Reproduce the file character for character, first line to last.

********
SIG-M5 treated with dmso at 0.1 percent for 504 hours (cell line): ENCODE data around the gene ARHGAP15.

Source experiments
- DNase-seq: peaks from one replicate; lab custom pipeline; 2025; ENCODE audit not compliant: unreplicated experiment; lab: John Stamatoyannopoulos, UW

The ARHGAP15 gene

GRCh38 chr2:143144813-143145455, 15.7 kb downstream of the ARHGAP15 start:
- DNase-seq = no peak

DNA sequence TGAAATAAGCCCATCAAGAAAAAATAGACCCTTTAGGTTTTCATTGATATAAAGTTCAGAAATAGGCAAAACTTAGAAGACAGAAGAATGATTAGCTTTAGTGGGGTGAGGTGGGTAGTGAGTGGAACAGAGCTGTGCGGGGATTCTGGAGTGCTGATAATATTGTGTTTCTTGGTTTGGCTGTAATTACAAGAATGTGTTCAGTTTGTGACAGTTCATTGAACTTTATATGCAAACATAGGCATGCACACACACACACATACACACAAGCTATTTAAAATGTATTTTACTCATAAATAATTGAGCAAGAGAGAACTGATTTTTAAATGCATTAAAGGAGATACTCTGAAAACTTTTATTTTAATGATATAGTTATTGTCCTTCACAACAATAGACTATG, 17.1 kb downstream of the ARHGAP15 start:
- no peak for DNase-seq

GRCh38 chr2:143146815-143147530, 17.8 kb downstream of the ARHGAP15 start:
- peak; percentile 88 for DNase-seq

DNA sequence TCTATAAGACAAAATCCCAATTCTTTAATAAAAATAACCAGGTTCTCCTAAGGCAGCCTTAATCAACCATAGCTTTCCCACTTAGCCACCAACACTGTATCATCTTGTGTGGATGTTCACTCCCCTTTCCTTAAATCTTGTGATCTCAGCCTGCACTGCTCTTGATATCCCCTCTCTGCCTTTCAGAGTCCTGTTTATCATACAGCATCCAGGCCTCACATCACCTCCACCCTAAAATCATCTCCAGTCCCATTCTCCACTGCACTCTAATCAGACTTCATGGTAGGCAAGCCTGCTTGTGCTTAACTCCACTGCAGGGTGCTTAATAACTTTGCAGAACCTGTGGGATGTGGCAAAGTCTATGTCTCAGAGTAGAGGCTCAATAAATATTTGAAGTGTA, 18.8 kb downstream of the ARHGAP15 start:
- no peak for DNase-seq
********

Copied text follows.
SIG-M5 treated with dmso at 0.1 percent for 504 hours (cell line): ENCODE data around the gene ARHGAP15.

Source experiments
- DNase-seq: peaks from one replicate; lab custom pipeline; 2025; ENCODE audit not compliant: unreplicated experiment; lab: John Stamatoyannopoulos, UW

The ARHGAP15 gene

GRCh38 chr2:143144813-143145455, 15.7 kb downstream of the ARHGAP15 start:
- DNase-seq = no peak

DNA sequence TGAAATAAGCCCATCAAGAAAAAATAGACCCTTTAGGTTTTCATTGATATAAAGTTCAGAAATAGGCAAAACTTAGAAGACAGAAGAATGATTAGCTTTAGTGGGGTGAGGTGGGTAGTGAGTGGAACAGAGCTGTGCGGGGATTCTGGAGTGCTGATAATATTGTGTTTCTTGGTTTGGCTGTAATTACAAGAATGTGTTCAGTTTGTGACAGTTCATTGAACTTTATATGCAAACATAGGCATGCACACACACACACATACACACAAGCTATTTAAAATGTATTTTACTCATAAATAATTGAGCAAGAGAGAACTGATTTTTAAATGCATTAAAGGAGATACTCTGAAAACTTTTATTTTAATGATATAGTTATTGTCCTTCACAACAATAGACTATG, 17.1 kb downstream of the ARHGAP15 start:
- no peak for DNase-seq

GRCh38 chr2:143146815-143147530, 17.8 kb downstream of the ARHGAP15 start:
- peak; percentile 88 for DNase-seq

DNA sequence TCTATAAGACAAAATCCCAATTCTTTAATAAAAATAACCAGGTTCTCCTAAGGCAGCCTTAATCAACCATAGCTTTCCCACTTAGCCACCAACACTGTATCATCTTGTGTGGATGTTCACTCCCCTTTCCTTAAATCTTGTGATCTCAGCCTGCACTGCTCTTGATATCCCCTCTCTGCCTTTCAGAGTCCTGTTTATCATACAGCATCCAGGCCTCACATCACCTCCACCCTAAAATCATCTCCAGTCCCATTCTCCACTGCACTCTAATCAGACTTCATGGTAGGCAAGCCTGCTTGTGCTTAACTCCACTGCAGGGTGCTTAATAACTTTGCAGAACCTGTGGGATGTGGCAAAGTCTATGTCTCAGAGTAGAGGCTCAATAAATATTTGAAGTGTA, 18.8 kb downstream of the ARHGAP15 start:
- no peak for DNase-seq